If you are a fan of movies with brilliant, witty dialogue, fascinating character development, unexpected plot twists and philosophical undertones… stay far away from your local cineplex. However, if you enjoy stuff blowing up and watching people almost drown a lot, head to your nearest movie theater!

The Avengers

Wednesday, February 22nd, 2006
Starring: Uma Thurman, Ralph Fiennes

This is one Baby Boomer nostalgia tv show that sort of made the jump to moviedom fairly OK. I admit I found this movie really amusing at times. I was never a huge fan of the original series, however, so I probably missed a lot. Uma Thurman actually fakes an English accent pretty well. The understated wittiness was funny up until it started getting irritating, and the plot was occasionally interesting. However, the plot ended up getting in the way of what the main point of the film was-to poke fun at the original tv series. This was a noble effort, I guess.

The Avengers

Wednesday, February 22nd, 2006
And a witty response to you, too, Mr. Steed
Starring: Uma Thurman, Ralph Fiennes

OK, I actually like Uma Thurman, despite what anyone else says. As ex-supermodels go, she’s a fairly good actress, and manages to bring a little wry humor into most of the roles that she plays. Unfortunately, I thought this movie pretty much sucked! This was yet another Hollywood attempt to take a charmingly lame old show and jazz it up with some snappy computer graphics. However, anyone who actually would be a fan of the original Avengers probably liked that show, in part, for its creative (and usually low-budget) props. I mean, it’s fine to create an “original” movie that does nothing but show off studio magic, but if you’re going to remake a cult phenomenon that’s already thirty years old, you should at least pay a little respect to the original.

OK, enough ranting. Uma and Ralph make a valiant effort to bring back the personalities of the original Steed and Peel, despite the lack of a plot, or any kind of interesting dialogue. In fact, they did a remarkable job considering how little they had to work with, and their rapport was definitely the best part of the film. Sean Connery as The Bad Guy is kind of ill-conceived… but whatever. He’s Sean Connery, so he gets to do whatever he likes, despite the fact that he’s kind of a self-absorbed dork. Patrick McNee (Mr. Steed the Original) makes a cameo appearance, and Eddie Izzard is always fun, too. But I’m giving this film three borings because I saw it on a long airplane flight, and even Mr. Steed and Emma Peel couldn’t keep me from nodding off once or twice.

All in all, I guess I just don’t like big-budget Hollywood effects. There’s something undeniably creepy about old black-and-white film stock and homemade props that you just can’t re-create with computer graphics. I understand that most people probably don’t share my viewpoint on this, but like I said– why remake the film at all, if you’re not going to comment on the original? At least Austin Powers, as much as it is just frat-boy humor, is somewhat of a satire on the old Bond films. And the Brady Bunch remake does nothing but poke fun at the original. Classic Cinema this ain’t, but at least the filmmakers were making some kind of a statement.

Lord of the Flies

Wednesday, February 22nd, 2006
No parents. No teachers. No rules… no clothes.
Starring: Balthazar Getty, Chris Furrh

Who could resist Balthazar Getty running around naked covered in ash and pig’s blood? You know you can’t! This movie seemed to be just a big excuse to show us fifteen-year-olds frolicking in their underwear. In fact, I think this movie may have been sponsored in part by NAMBLA.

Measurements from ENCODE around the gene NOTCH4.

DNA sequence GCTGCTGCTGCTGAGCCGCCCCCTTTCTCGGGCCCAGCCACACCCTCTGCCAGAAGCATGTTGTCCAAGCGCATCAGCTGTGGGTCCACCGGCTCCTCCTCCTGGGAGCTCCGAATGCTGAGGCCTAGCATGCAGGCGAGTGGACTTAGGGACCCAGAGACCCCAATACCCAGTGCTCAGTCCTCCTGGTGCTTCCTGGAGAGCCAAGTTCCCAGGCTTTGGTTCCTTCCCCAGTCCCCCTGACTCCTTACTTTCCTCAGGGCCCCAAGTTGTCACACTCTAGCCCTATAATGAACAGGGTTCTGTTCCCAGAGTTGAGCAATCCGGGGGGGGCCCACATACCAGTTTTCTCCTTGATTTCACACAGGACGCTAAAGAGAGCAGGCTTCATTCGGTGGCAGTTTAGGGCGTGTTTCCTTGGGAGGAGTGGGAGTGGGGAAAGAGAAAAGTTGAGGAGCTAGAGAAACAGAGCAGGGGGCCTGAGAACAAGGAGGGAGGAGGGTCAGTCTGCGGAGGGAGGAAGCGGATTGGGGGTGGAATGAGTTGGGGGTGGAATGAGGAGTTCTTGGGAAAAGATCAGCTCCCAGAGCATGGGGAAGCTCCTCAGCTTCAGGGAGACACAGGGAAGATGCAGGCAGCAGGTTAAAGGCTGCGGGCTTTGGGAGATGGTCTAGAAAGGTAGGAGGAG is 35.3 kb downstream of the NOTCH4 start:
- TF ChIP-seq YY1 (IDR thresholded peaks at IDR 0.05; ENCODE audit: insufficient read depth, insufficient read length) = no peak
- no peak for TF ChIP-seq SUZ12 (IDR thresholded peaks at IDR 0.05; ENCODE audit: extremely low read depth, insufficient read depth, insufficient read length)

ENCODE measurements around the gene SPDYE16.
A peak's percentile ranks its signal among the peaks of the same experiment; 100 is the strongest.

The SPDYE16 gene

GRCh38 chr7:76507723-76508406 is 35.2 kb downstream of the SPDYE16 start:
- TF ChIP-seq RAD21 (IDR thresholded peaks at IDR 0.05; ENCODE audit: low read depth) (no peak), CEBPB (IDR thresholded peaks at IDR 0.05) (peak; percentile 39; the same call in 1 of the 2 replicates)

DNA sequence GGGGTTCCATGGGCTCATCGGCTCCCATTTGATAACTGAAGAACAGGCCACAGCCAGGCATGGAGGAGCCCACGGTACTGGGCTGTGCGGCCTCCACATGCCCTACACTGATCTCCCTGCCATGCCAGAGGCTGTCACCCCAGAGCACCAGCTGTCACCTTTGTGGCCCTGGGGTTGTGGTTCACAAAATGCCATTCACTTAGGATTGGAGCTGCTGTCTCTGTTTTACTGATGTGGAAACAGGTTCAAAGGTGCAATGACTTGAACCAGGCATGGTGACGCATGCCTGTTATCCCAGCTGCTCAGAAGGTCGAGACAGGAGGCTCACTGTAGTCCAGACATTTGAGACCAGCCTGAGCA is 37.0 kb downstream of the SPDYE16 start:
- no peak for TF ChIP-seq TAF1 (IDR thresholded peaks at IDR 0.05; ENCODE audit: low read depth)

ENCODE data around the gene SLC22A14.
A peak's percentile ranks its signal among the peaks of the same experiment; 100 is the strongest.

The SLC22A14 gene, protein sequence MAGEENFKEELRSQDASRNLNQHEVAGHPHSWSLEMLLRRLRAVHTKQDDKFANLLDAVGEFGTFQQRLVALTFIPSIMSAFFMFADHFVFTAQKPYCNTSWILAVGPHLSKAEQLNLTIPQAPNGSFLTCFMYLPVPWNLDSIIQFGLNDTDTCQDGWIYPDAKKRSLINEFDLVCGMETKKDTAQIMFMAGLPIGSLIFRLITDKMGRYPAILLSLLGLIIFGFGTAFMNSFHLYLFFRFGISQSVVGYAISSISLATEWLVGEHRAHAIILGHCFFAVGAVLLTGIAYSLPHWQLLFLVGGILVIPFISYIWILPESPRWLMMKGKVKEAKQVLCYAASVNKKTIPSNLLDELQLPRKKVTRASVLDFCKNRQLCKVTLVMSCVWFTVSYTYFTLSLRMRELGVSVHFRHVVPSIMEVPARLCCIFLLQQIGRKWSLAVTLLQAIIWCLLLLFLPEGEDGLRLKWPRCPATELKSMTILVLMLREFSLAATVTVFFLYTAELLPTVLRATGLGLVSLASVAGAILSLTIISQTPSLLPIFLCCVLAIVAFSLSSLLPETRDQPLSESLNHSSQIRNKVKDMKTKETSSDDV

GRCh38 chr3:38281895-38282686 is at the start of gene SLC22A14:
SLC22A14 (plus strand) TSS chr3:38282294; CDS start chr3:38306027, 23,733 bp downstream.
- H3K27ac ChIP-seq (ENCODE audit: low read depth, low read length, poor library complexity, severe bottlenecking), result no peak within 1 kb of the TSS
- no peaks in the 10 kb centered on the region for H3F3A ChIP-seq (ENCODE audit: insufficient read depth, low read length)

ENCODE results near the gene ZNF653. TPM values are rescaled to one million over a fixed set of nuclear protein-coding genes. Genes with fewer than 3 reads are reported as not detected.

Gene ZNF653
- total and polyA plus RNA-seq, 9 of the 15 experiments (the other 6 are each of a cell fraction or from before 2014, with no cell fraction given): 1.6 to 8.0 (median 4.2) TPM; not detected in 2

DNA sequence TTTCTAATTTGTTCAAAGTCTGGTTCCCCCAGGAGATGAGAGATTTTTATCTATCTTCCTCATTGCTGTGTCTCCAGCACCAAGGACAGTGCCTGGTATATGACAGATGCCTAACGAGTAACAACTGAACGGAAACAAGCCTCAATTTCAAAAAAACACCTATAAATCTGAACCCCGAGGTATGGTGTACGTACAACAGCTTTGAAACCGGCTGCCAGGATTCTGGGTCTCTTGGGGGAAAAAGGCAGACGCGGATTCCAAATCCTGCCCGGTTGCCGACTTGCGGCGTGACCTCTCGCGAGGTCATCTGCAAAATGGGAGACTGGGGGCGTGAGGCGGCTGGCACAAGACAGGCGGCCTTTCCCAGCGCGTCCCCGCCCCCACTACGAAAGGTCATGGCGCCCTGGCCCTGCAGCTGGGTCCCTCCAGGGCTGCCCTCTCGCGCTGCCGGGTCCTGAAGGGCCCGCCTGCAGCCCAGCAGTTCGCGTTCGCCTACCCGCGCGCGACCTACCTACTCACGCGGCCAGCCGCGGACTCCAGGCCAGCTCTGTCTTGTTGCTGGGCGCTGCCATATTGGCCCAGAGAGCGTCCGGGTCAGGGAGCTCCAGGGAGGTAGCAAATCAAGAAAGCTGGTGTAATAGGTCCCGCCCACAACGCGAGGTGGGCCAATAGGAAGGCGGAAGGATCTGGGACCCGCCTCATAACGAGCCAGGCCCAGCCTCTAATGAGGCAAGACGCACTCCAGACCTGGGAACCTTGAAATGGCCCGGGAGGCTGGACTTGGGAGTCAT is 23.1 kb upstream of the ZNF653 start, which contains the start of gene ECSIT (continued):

For anybody who didn’t read Lord of the Flies in tenth grade, I’ll recap. A plane carrying a buttload of military academy brats crashes somewhere in the pacific, conveniently close to a small, yet lush tropical island. All the grownups are killed except one, who is injured and delirious. Left to their own devices, the kids create a pseudo-tribal society based upon teasing the fat kid, and pig hunting. Actually, this version (there was another Lord of the Flies made in 1963, qualifying this as a Lame Remake) stuck pretty closely to the book, so you won’t hear me complaining about that. Except… I don’t think they actually used a single scrap of dialogue from the original! For instance, I don’t remember the twins talking about ALF (Alien Life Form) in Golding’s novel. “I’ll bet it’s eight o’clock right now, and Alf’s causin’ trouble!” Ok, whatever.

I also don’t remember the gratuitous use of glow sticks in the original. In fact, the first two lines of the entire movie are “What is it?” “A glow stick.” Weird product placement. I like how a glow stick causes the untimely death of Simon, however: the crazed pig-slaughtering youths mistake its unearthly green glow for a demonic spirit.

What ever happened to Balthazar Getty, anyway? And Chris Furrh– shouldn’t his name have more vowels in it? I can’t really think of much more to say about this movie. If you want to watch something artistically close to the original book, rent the 1963 version. If you want to watch naked kids run around with glow sticks, rent this.

Austin Powers II: The Spy Who Shagged Me

Wednesday, February 22nd, 2006
Starring: Mike Meyers, Elizabeth Hurley

I actually liked this movie a lot better than the first Austin Powers flick. The first dwells really heavily on all of Austin’s personal quirks, which weren’t all that funny to begin with, in order to cover up a major absence of plot. Plus, the nineties vs. sixties thing really got on my nerves after awhile. And you can only watch Dr Evil put his pinky up to his mouth so many times. Anyway, I was majorly disappointed, because I’ve long been a fan of 007’s cheesy hijinx, and I thought Austin Powers would be a sort of clever, tongue-in-cheek satire. Oh, well.

Anyway, as I just said, I liked this movie a lot better. If they were to actually erase the original Austin Powers flick from the face of the earth, and make this the new, original Austin Powers movie, I’d be really happy. There’s nothing about the first film you won’t pick up on by the first ten minutes. It’s still not really the witty satire I had hoped it would be, but at least now they pushed the envelope so far that the corny sight gags actually work, rather than being merely irritating. I was laughing out loud in the theater, and I’m usually pretty hardcore when it comes to stuff like that!